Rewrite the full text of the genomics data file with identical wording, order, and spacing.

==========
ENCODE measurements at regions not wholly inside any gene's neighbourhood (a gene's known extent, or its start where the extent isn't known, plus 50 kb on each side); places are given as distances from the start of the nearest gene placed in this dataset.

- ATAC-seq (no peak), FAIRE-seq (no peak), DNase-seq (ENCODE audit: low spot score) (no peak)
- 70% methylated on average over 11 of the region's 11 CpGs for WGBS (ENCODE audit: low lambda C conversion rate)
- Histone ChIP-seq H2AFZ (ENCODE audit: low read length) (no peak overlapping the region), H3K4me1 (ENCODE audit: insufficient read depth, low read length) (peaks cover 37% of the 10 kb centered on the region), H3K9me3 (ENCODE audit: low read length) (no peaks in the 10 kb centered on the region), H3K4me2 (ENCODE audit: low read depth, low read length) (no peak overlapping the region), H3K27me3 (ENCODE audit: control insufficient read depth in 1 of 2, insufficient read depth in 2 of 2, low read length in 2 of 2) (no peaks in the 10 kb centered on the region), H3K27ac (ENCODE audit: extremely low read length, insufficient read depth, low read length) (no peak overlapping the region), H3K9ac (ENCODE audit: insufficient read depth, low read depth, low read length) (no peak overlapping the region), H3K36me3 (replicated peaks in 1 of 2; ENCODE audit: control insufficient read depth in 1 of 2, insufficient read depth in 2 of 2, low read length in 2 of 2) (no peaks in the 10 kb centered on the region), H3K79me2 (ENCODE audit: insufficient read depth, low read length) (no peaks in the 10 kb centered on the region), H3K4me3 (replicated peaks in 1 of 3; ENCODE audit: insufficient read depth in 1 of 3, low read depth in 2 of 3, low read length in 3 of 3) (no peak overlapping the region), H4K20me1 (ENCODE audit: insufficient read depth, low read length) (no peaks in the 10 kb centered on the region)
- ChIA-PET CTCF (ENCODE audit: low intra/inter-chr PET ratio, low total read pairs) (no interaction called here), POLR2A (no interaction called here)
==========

ENCODE measurements at regions not wholly inside any gene's neighbourhood (a gene's known extent, or its start where the extent isn't known, plus 50 kb on each side); places are given as distances from the start of the nearest gene placed in this dataset.

- ATAC-seq (no peak), FAIRE-seq (no peak), DNase-seq (ENCODE audit: low spot score) (no peak)
- 70% methylated on average over 11 of the region's 11 CpGs for WGBS (ENCODE audit: low lambda C conversion rate)
- Histone ChIP-seq H2AFZ (ENCODE audit: low read length) (no peak overlapping the region), H3K4me1 (ENCODE audit: insufficient read depth, low read length) (peaks cover 37% of the 10 kb centered on the region), H3K9me3 (ENCODE audit: low read length) (no peaks in the 10 kb centered on the region), H3K4me2 (ENCODE audit: low read depth, low read length) (no peak overlapping the region), H3K27me3 (ENCODE audit: control insufficient read depth in 1 of 2, insufficient read depth in 2 of 2, low read length in 2 of 2) (no peaks in the 10 kb centered on the region), H3K27ac (ENCODE audit: extremely low read length, insufficient read depth, low read length) (no peak overlapping the region), H3K9ac (ENCODE audit: insufficient read depth, low read depth, low read length) (no peak overlapping the region), H3K36me3 (replicated peaks in 1 of 2; ENCODE audit: control insufficient read depth in 1 of 2, insufficient read depth in 2 of 2, low read length in 2 of 2) (no peaks in the 10 kb centered on the region), H3K79me2 (ENCODE audit: insufficient read depth, low read length) (no peaks in the 10 kb centered on the region), H3K4me3 (replicated peaks in 1 of 3; ENCODE audit: insufficient read depth in 1 of 3, low read depth in 2 of 3, low read length in 3 of 3) (no peak overlapping the region), H4K20me1 (ENCODE audit: insufficient read depth, low read length) (no peaks in the 10 kb centered on the region)
- ChIA-PET CTCF (ENCODE audit: low intra/inter-chr PET ratio, low total read pairs) (no interaction called here), POLR2A (no interaction called here)